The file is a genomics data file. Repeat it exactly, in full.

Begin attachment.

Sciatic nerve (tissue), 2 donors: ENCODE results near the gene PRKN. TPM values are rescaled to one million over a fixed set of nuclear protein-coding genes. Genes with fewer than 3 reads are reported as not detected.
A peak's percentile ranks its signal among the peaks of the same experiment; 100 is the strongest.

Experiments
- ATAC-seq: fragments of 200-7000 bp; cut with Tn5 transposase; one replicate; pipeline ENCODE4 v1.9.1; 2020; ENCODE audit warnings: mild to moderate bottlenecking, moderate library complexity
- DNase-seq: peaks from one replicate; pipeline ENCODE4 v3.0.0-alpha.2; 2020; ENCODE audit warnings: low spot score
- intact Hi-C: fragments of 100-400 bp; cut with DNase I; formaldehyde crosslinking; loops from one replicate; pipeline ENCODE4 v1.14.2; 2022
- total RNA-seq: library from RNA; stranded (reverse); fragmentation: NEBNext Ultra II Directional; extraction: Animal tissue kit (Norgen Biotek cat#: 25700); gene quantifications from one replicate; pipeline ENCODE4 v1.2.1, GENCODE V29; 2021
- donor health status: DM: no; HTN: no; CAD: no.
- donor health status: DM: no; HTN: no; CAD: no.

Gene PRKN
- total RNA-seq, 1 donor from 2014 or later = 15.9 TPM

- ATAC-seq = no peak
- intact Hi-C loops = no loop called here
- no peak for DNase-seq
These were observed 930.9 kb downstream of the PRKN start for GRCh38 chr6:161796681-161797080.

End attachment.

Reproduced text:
Sciatic nerve (tissue), 2 donors: ENCODE results near the gene PRKN. TPM values are rescaled to one million over a fixed set of nuclear protein-coding genes. Genes with fewer than 3 reads are reported as not detected.
A peak's percentile ranks its signal among the peaks of the same experiment; 100 is the strongest.

Experiments
- ATAC-seq: fragments of 200-7000 bp; cut with Tn5 transposase; one replicate; pipeline ENCODE4 v1.9.1; 2020; ENCODE audit warnings: mild to moderate bottlenecking, moderate library complexity
- DNase-seq: peaks from one replicate; pipeline ENCODE4 v3.0.0-alpha.2; 2020; ENCODE audit warnings: low spot score
- intact Hi-C: fragments of 100-400 bp; cut with DNase I; formaldehyde crosslinking; loops from one replicate; pipeline ENCODE4 v1.14.2; 2022
- total RNA-seq: library from RNA; stranded (reverse); fragmentation: NEBNext Ultra II Directional; extraction: Animal tissue kit (Norgen Biotek cat#: 25700); gene quantifications from one replicate; pipeline ENCODE4 v1.2.1, GENCODE V29; 2021
- donor health status: DM: no; HTN: no; CAD: no.
- donor health status: DM: no; HTN: no; CAD: no.

Gene PRKN
- total RNA-seq, 1 donor from 2014 or later = 15.9 TPM

- ATAC-seq = no peak
- intact Hi-C loops = no loop called here
- no peak for DNase-seq
These were observed 930.9 kb downstream of the PRKN start for GRCh38 chr6:161796681-161797080.